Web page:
Frederick Martell and John Sutherland
Associated with SMB, 1873 to 1911
X-Rays were first discovered on 8 November 1895. By 18 July 1896 staff members of the Ballarat School of Mines (SMB), were experimenting with the exciting new discovery.
The School of Mines Ballarat kept abreast of affairs worldwide. In 1896 they became aware of the experiments carried out in Germany by physicist Wilhelm Conrad Roentgen involving electro-magnetic radiation and the Roentgen Tube. The experiments of Roentgen involved the impact of a stream of fast electrons on a target in the vacuum of a glass bulb were the forerunner of today's x-rays.
The discovery of x-rays should also recognise the contributions of many early discoverers. Otto Von Guericke created the first air pump for creating a vacuum in 1650. Faraday invented machines capable of developing electrical energy that could be used as a source of power. Ruhmkorff produced an induction coil in 1851, and it was the Ruhmkorff tube that Roentgen used to develop high tension currents which were required to excite vacuum tubes. The fluorescent screen was produced by other physicists after experiments of ultra violet rays and the investigation of the propensity of barium-platino-cyanide crystals to have the property of giving off visible light while in the path of an ultra-violet beam. In 1859 Geissler, and in 1865 Herman Sprengel, studied the vacuum tube. Physicists such as Sir William Crookes in 1875 began to study electrical discharges in rarefied gases.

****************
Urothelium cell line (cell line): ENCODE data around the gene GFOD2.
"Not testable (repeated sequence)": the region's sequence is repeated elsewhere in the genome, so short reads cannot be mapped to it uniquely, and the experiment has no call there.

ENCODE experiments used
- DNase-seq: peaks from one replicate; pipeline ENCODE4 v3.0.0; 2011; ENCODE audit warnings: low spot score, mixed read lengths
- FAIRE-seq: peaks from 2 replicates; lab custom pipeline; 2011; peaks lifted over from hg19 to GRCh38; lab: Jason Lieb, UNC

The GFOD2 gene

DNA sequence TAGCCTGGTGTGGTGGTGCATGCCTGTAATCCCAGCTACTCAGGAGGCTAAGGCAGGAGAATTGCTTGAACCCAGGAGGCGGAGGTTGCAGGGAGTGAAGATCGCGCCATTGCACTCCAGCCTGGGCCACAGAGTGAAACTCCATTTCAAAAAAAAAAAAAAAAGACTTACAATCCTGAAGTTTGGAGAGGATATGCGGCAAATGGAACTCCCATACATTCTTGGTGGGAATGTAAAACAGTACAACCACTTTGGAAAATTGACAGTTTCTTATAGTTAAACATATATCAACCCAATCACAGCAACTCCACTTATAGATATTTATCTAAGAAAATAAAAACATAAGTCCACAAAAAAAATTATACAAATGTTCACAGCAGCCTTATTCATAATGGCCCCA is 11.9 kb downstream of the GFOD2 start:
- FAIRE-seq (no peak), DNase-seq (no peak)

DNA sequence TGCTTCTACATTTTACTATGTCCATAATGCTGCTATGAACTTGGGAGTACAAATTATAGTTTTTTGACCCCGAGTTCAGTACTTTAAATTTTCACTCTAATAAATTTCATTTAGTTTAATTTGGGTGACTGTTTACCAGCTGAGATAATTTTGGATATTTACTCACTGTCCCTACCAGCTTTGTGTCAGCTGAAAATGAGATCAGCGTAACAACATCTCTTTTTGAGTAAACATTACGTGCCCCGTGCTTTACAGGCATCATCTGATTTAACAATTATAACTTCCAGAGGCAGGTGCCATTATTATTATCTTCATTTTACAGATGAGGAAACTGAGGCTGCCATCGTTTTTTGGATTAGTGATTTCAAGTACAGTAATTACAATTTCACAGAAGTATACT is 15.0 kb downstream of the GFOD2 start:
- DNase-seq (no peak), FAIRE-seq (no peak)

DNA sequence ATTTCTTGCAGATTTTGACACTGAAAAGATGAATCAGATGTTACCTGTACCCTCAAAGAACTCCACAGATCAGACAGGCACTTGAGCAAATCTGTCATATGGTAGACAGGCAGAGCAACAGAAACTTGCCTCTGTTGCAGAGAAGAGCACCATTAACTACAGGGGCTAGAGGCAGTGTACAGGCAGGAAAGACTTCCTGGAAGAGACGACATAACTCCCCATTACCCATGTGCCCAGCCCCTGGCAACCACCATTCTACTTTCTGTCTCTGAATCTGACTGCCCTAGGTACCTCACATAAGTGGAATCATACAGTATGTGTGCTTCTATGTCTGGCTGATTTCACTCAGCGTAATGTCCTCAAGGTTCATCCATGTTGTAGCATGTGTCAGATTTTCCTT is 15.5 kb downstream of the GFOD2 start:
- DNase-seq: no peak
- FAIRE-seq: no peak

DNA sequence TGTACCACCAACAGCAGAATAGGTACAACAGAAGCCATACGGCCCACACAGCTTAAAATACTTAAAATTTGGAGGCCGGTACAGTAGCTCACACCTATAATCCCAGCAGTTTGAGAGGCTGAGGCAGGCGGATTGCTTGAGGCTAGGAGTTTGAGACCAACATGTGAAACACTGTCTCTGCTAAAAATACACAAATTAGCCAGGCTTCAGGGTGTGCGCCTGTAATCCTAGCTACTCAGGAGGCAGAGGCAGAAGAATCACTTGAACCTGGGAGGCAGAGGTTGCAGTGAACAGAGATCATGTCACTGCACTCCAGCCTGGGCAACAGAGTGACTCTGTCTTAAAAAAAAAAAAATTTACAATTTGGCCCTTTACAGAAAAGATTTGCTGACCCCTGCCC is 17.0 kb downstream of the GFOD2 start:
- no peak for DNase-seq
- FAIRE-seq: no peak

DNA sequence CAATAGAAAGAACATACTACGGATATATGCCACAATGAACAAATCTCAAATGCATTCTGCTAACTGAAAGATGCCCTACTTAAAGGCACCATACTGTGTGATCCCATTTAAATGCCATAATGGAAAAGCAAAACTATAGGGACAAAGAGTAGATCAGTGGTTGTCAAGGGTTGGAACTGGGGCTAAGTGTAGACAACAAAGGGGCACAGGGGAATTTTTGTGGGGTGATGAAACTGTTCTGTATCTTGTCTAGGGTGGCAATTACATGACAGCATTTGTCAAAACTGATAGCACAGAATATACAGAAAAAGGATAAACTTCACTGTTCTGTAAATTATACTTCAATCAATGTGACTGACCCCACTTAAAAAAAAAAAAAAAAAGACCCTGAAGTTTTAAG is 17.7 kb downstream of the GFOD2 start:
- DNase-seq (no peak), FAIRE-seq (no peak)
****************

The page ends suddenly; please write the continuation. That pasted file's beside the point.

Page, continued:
The history of x-rays began on 8 November 1895 at the University of Wurzburg in Bavaria. The discovery was officially announced on 25 December 1895. The first radiographs in Ballarat were taken at the School of Mines in July 1896 according to the SMB Annual Report. Frederick J. Martell, the Registrar of SMB arranged for the importation of tubes, while John M. Sutherland, an electrician, conducted most of the experiments giving 6 inch, 12 inch and 16 inch sparks respectively. In a short time brilliantly successful results were obtained, with some SMB Roentgen negatives taken at this time still in existence today.
Samuel Ernest Figgis, H. R. W. Murphy, D. McDougall, and Frederick J. Martell carried out experiments at the SMB on Saturday evening 18 July 1896, producing 'perfect' negatives of a hand and wrist. A Roentgen Tube and an induction coil giving a two inch spark, the coil being sparked by the SMB's dynamo, were used to obtain these results. The Courier reported that 'the exposure of five minutes was ample' but concluded that 'the length of the exposure will be shortened as experiments proceed.'
The Ballarat Courier reported on 20 July 1896 that: "Thanks to the energy of the staff of The School of Mines, Ballarat, and particularly to Messers F.J. Martell and D. McDougall, the assistance of Rontgen X-rays will soon be available, for the relief of suffering humanity, at this institution."